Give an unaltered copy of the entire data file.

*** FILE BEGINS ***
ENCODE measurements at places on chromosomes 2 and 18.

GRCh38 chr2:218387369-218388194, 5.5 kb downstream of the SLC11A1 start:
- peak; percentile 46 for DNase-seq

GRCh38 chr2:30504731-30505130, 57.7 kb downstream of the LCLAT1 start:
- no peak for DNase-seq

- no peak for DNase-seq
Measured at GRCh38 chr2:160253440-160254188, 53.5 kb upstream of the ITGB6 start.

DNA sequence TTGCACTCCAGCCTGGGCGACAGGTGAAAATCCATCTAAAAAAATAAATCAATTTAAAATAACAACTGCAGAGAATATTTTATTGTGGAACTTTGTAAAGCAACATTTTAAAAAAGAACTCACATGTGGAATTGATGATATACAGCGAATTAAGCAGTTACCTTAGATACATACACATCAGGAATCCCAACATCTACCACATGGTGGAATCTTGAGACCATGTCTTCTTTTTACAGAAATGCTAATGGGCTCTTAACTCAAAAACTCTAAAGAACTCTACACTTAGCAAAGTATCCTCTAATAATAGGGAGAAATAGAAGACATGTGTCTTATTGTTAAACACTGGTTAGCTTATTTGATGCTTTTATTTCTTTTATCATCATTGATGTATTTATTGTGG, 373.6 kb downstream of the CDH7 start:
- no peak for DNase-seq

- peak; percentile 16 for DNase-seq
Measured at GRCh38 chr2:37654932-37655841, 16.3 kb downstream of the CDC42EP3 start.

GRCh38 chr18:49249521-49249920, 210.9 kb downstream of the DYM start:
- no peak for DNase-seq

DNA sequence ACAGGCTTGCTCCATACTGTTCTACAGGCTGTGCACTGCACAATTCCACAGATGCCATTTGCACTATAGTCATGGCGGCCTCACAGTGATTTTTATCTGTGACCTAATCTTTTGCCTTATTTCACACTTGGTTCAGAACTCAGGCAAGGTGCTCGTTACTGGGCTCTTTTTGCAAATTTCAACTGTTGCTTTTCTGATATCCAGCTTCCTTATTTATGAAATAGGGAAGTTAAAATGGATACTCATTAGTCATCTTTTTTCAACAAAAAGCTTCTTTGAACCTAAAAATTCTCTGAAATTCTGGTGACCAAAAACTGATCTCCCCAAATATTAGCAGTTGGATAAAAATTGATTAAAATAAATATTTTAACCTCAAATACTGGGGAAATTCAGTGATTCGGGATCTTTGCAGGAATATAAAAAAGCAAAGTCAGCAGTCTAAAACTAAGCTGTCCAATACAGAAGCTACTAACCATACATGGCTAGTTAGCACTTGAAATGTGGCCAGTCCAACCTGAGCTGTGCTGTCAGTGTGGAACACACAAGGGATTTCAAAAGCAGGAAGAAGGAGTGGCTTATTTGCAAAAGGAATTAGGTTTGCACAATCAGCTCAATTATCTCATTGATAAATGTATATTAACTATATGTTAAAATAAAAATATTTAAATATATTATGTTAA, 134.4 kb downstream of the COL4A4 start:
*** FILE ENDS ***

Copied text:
ENCODE measurements at places on chromosomes 2 and 18.

GRCh38 chr2:218387369-218388194, 5.5 kb downstream of the SLC11A1 start:
- peak; percentile 46 for DNase-seq

GRCh38 chr2:30504731-30505130, 57.7 kb downstream of the LCLAT1 start:
- no peak for DNase-seq

- no peak for DNase-seq
Measured at GRCh38 chr2:160253440-160254188, 53.5 kb upstream of the ITGB6 start.

DNA sequence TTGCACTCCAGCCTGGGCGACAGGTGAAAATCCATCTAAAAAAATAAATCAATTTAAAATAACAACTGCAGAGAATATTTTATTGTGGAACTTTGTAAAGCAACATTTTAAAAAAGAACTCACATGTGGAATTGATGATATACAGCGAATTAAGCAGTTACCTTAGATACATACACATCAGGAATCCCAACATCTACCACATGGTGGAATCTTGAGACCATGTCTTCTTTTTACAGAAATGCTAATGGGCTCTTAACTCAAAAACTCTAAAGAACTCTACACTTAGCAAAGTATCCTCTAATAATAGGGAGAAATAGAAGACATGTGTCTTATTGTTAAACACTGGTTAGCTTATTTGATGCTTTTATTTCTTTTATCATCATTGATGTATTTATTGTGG, 373.6 kb downstream of the CDH7 start:
- no peak for DNase-seq

- peak; percentile 16 for DNase-seq
Measured at GRCh38 chr2:37654932-37655841, 16.3 kb downstream of the CDC42EP3 start.

GRCh38 chr18:49249521-49249920, 210.9 kb downstream of the DYM start:
- no peak for DNase-seq

DNA sequence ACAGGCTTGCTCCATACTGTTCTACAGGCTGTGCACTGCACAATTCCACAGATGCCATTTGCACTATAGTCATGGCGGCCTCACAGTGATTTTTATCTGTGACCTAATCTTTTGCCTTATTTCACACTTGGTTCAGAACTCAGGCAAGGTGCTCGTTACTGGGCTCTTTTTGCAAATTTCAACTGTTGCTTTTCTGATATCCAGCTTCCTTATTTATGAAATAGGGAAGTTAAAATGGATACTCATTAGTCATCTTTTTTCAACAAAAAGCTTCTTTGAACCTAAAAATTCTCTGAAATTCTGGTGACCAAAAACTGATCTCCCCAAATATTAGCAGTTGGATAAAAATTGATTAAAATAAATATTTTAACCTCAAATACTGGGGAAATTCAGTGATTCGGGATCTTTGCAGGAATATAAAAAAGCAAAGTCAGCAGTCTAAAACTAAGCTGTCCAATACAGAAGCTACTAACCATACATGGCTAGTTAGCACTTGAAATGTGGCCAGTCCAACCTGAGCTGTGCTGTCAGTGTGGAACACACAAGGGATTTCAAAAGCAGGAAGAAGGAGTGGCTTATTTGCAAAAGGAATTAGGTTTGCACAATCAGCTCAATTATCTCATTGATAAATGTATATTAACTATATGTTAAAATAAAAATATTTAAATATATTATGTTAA, 134.4 kb downstream of the COL4A4 start: